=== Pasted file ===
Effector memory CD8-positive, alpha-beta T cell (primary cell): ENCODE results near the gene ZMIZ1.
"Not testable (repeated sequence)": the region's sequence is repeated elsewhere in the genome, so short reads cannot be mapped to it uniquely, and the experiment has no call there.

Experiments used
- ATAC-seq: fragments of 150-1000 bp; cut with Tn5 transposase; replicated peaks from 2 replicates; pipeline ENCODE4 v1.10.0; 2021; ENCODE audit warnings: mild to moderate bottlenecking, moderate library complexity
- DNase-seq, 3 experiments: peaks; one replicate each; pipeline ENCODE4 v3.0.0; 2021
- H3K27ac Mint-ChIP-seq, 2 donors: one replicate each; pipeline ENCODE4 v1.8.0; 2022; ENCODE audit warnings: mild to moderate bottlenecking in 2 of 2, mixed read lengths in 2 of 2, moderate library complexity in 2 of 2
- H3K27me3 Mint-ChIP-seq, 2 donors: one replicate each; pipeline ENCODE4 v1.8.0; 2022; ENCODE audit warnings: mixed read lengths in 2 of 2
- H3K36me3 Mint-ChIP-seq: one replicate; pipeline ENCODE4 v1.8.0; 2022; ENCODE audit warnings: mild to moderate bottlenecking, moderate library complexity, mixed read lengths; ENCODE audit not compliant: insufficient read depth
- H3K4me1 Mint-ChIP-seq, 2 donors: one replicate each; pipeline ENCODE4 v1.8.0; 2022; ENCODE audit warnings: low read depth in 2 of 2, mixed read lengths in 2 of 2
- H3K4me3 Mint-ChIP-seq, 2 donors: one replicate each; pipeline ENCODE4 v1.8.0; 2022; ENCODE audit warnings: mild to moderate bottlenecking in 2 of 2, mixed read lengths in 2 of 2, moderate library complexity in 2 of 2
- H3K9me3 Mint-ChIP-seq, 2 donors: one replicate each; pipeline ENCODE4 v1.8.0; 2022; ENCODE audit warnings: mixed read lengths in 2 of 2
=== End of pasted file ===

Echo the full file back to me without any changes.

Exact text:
Effector memory CD8-positive, alpha-beta T cell (primary cell): ENCODE results near the gene ZMIZ1.
"Not testable (repeated sequence)": the region's sequence is repeated elsewhere in the genome, so short reads cannot be mapped to it uniquely, and the experiment has no call there.

Experiments used
- ATAC-seq: fragments of 150-1000 bp; cut with Tn5 transposase; replicated peaks from 2 replicates; pipeline ENCODE4 v1.10.0; 2021; ENCODE audit warnings: mild to moderate bottlenecking, moderate library complexity
- DNase-seq, 3 experiments: peaks; one replicate each; pipeline ENCODE4 v3.0.0; 2021
- H3K27ac Mint-ChIP-seq, 2 donors: one replicate each; pipeline ENCODE4 v1.8.0; 2022; ENCODE audit warnings: mild to moderate bottlenecking in 2 of 2, mixed read lengths in 2 of 2, moderate library complexity in 2 of 2
- H3K27me3 Mint-ChIP-seq, 2 donors: one replicate each; pipeline ENCODE4 v1.8.0; 2022; ENCODE audit warnings: mixed read lengths in 2 of 2
- H3K36me3 Mint-ChIP-seq: one replicate; pipeline ENCODE4 v1.8.0; 2022; ENCODE audit warnings: mild to moderate bottlenecking, moderate library complexity, mixed read lengths; ENCODE audit not compliant: insufficient read depth
- H3K4me1 Mint-ChIP-seq, 2 donors: one replicate each; pipeline ENCODE4 v1.8.0; 2022; ENCODE audit warnings: low read depth in 2 of 2, mixed read lengths in 2 of 2
- H3K4me3 Mint-ChIP-seq, 2 donors: one replicate each; pipeline ENCODE4 v1.8.0; 2022; ENCODE audit warnings: mild to moderate bottlenecking in 2 of 2, mixed read lengths in 2 of 2, moderate library complexity in 2 of 2
- H3K9me3 Mint-ChIP-seq, 2 donors: one replicate each; pipeline ENCODE4 v1.8.0; 2022; ENCODE audit warnings: mixed read lengths in 2 of 2